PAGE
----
CHEQUES, TYPES OF CHEQUES AND THEIR FEATURES

CHEQUES, TYPES OF CHEQUES AND THEIR FEATURES. Cheques, what is a cheque? The Bill of Exchange Act defines a cheque as: “A bill of exchange drawn on a banker payable on demand.” N

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what are cheques?

In other words, a cheque is an order written by the drawer to a bank to pay on demand —- read more of demand and supply here—- a specified sum of money to the person named as payee on the cheque.

To complete a cheque, the drawer inserts the name of the payee, the amount he is to be paid in words and figures, date and signature.

types of cheques

Differences between a cheque and a bank note

A cheque is an instrument in writing made upon a bank to pay a given sum of money to a named person or bearer, at a specific date,

whereas bank notes are legal tenders that is, notes issued by the central bank to be legally used as means of payment for goods and services.

Features or characteristics of a cheque

  1. A cheque is an order to pay
  2. It an unconditional order
  3. The amount must be specified
  4. It must be in writing and not paid
  5. The account number of the drawer is stated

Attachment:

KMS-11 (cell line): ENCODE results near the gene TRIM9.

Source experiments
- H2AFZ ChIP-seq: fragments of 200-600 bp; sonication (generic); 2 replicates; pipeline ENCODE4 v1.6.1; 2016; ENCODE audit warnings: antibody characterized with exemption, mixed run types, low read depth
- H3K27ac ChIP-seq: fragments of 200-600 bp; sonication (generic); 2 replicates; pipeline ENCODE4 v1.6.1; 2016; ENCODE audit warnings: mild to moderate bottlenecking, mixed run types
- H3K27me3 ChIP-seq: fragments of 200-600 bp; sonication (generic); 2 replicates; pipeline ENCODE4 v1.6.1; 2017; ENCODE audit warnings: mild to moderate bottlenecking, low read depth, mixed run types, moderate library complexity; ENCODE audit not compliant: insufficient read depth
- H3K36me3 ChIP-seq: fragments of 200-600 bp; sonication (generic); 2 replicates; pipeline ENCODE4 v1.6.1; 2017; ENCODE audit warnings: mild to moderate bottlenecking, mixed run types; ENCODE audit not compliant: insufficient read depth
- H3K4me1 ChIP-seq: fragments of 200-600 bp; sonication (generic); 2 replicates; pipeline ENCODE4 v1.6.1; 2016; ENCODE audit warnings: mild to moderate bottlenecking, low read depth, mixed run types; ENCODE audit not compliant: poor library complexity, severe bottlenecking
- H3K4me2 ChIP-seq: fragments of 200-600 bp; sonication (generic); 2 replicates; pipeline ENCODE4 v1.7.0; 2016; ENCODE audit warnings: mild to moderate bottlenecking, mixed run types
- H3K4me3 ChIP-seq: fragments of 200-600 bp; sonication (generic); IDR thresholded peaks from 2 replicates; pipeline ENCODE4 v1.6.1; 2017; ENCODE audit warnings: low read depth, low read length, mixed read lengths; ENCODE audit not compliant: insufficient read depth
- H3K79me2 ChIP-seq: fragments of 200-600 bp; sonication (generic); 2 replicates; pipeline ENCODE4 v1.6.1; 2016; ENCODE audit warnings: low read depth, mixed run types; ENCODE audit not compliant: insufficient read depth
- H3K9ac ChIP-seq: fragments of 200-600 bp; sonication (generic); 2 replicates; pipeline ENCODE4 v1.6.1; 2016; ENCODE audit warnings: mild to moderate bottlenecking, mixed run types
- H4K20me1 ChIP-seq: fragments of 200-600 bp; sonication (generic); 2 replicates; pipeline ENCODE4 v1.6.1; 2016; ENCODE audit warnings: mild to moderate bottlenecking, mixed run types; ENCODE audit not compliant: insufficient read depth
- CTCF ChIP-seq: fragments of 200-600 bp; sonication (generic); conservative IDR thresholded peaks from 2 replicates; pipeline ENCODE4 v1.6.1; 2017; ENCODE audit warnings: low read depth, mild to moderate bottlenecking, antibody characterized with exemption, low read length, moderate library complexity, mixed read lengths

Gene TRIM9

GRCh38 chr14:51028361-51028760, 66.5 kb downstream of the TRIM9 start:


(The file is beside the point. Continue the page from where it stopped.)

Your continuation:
6. The name and branch of the bank appear on the cheque
  7. It is addressed by one person to another
  8. The name of the payee must be shown on the cheque
  9. A stamp duty is paid on a cheque
  10. Amount must be clearly written in words and figures. strategies of industrialization
  1.  
  2.     economic tools for nation building
  3. bud
  4. factors affecting the expansion of industries
  5. mineral resources and the mining industries
  6. demand and supply
  7. types of demand curve and used
  8. advertising industry
  9. factors of production
  10. entrepreneur
  11. joint stock company
  12. public enterprises
  13. private enterprises
  14. limited liability companies
  15. migration
  16. population
  17. market concept
  18. money market
  19. shares
  20. how companies raises funds for expansion
  21.   

WEED AND THEIR BOTANICAL NAMES
1. ENVIRONMENTAL FACTORS AFFECTING AGRICULTURAL PRODUCTION
2. DISEASES
3. 52. SOIL MICRO-ORGANISMS
4. ORGANIC MANURING
5. FARM YARD MANURE
6. HUMUS
7. COMPOST
8. CROP ROTATION
9. GRAZING AND OVER GRAZING
10. IRRIGATION AND DRAINAGE

Advantages of payment by cheque